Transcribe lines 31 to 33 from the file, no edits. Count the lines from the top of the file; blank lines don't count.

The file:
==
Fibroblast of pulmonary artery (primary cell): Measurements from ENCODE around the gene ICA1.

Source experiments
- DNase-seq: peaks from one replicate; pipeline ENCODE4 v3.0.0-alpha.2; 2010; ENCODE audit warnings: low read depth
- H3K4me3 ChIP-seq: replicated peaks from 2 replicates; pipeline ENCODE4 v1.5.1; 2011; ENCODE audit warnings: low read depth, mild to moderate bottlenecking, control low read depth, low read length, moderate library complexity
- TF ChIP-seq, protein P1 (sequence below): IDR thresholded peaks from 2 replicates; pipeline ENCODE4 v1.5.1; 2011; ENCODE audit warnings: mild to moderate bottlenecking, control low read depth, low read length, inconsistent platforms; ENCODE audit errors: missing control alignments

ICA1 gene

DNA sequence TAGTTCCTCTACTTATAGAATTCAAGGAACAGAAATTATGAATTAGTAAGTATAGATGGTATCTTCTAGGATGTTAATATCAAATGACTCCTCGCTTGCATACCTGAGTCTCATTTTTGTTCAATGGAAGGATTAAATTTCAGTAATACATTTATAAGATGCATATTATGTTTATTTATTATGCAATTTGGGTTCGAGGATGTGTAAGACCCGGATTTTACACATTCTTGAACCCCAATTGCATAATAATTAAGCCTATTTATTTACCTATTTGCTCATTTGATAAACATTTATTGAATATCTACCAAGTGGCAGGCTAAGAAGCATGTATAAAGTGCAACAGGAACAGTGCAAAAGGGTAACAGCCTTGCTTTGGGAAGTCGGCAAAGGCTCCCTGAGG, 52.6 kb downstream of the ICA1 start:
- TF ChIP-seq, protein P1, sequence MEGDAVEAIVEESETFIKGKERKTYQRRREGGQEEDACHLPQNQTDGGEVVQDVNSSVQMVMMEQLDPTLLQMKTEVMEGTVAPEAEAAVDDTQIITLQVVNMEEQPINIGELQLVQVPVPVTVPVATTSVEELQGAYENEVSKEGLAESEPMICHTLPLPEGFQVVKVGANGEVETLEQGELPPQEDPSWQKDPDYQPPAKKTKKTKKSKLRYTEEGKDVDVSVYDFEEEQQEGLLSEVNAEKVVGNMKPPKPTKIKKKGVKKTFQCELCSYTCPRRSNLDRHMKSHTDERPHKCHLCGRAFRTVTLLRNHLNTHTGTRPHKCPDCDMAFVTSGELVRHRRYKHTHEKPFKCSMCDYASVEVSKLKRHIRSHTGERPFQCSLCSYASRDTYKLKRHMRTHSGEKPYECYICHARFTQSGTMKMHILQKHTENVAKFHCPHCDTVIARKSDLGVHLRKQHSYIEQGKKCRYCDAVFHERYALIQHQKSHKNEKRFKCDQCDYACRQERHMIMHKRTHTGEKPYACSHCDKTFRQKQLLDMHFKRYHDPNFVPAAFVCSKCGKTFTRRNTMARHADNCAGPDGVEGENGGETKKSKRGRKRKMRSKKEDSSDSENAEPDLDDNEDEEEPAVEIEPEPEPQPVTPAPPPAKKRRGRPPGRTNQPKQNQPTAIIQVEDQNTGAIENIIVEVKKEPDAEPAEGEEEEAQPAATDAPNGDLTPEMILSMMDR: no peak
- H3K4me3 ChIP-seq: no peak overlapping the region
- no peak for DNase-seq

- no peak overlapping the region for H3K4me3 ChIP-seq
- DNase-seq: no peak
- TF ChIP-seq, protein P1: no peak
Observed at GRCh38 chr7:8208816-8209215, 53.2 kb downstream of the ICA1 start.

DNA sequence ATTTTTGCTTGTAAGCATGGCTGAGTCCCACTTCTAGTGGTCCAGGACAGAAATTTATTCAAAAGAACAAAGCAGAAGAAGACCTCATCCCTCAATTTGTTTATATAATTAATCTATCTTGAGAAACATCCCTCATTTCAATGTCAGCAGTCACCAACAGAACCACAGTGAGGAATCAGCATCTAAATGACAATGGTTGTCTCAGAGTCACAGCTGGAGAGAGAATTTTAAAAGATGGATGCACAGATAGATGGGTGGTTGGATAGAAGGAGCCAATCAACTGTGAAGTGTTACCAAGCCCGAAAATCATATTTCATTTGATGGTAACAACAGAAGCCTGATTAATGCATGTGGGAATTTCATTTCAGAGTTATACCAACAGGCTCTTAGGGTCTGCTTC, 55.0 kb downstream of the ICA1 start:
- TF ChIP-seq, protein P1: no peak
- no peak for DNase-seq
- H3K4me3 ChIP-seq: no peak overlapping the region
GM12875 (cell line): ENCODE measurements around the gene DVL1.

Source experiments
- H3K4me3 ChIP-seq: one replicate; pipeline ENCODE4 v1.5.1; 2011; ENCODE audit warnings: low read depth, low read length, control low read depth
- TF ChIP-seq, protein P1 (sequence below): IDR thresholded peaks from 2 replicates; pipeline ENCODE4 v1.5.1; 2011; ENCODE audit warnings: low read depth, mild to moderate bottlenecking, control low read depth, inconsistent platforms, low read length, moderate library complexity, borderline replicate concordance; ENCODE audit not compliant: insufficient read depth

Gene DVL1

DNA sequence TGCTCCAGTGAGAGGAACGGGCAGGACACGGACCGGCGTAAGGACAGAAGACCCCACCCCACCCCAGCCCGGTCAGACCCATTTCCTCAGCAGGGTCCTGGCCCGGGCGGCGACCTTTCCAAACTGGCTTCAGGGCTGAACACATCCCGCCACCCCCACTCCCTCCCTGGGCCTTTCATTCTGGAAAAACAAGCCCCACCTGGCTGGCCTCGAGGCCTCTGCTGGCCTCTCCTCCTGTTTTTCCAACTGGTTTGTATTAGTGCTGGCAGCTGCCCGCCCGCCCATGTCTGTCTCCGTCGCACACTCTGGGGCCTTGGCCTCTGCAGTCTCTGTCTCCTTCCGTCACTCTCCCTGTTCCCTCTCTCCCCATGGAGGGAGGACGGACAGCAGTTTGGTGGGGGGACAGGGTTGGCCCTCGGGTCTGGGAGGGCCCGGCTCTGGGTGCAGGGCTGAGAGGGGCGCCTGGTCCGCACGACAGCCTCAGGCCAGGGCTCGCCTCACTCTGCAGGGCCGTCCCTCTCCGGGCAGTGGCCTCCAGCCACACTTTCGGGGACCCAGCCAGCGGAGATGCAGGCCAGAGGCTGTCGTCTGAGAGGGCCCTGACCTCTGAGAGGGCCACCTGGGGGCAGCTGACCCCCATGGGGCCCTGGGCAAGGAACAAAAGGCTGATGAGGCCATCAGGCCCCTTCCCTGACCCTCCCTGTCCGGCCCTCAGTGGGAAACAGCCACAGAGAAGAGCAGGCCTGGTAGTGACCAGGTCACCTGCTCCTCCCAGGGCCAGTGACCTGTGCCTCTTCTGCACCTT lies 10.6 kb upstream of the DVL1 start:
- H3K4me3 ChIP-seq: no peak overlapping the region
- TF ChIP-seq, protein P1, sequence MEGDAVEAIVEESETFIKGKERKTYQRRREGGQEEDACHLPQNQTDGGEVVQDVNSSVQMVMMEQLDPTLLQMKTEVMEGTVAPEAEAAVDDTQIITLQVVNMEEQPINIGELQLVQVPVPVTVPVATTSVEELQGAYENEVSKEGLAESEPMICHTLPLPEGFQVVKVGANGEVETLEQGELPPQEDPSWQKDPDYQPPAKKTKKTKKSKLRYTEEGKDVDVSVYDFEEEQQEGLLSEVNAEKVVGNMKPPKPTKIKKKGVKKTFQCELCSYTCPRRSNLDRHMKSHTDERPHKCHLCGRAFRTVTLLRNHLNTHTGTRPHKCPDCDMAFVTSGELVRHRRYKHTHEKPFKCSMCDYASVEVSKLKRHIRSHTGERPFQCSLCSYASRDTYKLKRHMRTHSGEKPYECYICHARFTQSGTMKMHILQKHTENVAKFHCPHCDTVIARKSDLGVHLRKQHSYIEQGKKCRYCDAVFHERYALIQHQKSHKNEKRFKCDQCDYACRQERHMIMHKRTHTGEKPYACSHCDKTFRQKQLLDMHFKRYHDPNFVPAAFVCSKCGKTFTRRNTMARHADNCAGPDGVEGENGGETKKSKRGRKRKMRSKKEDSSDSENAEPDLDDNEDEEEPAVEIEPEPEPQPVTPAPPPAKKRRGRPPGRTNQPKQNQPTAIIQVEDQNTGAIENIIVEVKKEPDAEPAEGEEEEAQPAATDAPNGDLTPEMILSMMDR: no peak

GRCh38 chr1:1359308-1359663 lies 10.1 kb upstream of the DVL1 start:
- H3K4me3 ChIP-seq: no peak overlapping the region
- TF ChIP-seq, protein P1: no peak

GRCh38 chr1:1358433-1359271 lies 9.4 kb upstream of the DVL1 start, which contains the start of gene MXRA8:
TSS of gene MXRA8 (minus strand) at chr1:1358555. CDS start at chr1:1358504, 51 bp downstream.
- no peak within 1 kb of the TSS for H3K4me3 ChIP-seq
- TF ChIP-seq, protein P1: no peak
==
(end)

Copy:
TSS of gene MXRA8 (minus strand) at chr1:1358555. CDS start at chr1:1358504, 51 bp downstream.
- no peak within 1 kb of the TSS for H3K4me3 ChIP-seq
- TF ChIP-seq, protein P1: no peak